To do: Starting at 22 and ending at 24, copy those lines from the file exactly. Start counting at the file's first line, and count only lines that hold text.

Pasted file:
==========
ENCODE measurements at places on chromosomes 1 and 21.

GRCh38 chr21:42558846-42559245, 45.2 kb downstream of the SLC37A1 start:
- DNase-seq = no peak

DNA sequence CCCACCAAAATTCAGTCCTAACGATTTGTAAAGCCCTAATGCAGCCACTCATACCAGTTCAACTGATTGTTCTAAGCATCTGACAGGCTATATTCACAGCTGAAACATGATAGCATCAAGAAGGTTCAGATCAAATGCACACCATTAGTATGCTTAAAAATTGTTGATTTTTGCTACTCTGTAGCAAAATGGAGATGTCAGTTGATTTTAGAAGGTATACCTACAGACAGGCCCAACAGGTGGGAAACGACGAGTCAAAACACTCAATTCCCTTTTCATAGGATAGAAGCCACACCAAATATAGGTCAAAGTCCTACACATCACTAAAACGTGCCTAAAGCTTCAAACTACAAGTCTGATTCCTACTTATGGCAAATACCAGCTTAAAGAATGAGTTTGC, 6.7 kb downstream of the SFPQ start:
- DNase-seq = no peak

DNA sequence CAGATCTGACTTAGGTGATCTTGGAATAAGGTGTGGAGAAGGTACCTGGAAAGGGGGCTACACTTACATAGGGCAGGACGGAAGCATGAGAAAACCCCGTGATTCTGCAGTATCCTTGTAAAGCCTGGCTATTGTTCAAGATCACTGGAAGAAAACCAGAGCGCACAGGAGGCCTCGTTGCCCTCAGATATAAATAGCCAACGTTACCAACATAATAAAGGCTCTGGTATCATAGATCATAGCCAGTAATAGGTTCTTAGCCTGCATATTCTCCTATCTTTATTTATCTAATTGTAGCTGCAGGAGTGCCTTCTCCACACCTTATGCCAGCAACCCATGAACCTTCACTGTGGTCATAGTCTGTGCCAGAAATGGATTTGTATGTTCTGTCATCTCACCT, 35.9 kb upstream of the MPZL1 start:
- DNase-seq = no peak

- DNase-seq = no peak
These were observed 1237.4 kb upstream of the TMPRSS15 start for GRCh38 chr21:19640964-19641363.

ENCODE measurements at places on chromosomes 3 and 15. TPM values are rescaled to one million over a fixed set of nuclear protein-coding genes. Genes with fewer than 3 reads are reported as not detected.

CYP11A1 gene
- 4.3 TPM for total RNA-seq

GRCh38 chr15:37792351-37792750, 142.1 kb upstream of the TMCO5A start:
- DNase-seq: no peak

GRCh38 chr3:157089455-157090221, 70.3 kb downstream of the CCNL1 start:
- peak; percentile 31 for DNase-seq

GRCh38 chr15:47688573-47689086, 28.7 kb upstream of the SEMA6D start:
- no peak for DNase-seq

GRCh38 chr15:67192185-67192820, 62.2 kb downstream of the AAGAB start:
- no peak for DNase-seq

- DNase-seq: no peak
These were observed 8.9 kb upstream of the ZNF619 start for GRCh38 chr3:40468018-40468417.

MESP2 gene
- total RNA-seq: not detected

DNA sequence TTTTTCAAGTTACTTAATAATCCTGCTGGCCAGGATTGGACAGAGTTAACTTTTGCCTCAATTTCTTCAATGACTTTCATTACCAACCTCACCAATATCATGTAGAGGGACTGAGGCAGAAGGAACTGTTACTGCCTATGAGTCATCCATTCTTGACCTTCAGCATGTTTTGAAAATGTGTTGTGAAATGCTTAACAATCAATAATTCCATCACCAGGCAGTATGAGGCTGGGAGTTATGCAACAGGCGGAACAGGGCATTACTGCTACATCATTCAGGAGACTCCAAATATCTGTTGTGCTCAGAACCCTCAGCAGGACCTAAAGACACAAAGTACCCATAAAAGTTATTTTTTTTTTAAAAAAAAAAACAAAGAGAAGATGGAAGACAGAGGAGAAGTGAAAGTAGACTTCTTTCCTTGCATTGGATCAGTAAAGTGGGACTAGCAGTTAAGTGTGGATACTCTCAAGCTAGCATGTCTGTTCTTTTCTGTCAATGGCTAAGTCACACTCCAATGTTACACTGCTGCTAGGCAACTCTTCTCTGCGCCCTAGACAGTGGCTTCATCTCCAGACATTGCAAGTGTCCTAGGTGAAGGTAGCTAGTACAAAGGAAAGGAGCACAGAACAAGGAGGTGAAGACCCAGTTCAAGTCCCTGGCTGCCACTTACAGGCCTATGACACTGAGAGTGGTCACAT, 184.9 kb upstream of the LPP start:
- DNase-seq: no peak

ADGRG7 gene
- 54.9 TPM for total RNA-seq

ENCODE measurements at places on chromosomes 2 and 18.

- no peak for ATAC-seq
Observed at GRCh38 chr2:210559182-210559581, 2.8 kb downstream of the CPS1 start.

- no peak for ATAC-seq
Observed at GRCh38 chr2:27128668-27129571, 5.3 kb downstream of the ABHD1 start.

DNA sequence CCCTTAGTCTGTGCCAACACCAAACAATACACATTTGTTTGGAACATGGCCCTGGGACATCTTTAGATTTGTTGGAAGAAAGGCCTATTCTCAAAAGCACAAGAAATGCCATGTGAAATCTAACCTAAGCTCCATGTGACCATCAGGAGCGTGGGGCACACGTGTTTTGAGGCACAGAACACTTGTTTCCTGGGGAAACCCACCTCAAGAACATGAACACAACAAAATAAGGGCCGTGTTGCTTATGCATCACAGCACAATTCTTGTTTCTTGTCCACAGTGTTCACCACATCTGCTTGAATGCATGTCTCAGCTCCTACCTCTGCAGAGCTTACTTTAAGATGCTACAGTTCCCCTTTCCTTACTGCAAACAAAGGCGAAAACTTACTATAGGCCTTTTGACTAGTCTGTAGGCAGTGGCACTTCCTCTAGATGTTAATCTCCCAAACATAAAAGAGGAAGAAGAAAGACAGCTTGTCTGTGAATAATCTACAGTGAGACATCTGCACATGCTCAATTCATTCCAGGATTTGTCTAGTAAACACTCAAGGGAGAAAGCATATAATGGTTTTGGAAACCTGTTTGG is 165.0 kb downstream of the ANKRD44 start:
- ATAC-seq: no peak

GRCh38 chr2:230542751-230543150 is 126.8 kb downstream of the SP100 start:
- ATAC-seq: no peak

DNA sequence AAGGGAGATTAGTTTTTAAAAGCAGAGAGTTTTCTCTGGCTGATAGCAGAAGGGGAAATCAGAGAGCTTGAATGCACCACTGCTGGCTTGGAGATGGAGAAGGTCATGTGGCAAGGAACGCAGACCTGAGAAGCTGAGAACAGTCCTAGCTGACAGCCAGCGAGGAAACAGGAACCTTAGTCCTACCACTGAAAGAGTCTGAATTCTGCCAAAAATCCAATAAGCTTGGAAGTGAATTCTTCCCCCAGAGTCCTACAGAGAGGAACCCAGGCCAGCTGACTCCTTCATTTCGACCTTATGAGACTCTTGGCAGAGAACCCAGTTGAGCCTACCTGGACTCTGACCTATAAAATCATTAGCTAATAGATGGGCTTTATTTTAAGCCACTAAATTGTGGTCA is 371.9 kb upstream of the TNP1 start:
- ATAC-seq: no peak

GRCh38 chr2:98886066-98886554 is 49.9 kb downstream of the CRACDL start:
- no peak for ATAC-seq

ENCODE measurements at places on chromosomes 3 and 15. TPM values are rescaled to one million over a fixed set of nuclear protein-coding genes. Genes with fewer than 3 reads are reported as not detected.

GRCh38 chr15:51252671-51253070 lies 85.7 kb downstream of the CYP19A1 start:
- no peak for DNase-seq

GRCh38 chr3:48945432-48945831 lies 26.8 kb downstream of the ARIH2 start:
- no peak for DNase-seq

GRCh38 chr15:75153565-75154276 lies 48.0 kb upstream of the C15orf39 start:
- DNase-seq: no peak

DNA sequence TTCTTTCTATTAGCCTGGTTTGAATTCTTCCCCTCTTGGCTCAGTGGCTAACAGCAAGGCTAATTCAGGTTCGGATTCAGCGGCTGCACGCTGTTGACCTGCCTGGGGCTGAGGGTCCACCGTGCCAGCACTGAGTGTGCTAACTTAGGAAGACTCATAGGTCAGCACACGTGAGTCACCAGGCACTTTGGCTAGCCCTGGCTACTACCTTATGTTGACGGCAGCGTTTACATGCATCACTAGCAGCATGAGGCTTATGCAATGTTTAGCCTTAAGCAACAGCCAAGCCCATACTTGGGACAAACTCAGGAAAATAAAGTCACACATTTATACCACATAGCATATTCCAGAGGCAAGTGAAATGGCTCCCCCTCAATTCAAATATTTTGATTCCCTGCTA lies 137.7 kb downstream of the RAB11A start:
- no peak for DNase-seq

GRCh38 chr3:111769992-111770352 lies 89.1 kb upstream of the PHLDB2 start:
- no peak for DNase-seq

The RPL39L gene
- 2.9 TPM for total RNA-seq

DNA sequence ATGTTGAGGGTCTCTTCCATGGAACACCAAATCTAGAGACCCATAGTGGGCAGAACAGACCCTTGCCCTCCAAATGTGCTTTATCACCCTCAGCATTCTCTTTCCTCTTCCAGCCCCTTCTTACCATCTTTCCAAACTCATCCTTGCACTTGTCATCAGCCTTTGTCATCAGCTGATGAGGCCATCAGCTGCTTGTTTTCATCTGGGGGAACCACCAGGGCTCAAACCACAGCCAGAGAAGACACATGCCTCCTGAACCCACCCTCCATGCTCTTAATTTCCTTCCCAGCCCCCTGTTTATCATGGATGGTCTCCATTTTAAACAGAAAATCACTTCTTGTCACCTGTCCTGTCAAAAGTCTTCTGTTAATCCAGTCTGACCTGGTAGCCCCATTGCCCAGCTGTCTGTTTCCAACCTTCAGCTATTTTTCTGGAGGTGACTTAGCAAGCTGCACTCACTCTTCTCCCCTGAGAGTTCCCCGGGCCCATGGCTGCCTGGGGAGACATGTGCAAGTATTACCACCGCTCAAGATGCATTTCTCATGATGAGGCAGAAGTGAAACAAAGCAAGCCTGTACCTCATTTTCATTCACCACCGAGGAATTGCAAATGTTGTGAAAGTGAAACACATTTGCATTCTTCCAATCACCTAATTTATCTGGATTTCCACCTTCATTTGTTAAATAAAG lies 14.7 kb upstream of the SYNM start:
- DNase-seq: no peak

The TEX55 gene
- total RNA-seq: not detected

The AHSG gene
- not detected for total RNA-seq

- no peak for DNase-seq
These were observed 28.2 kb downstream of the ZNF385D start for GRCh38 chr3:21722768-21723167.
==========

These were observed 8.9 kb upstream of the ZNF619 start for GRCh38 chr3:40468018-40468417.

MESP2 gene
- total RNA-seq: not detected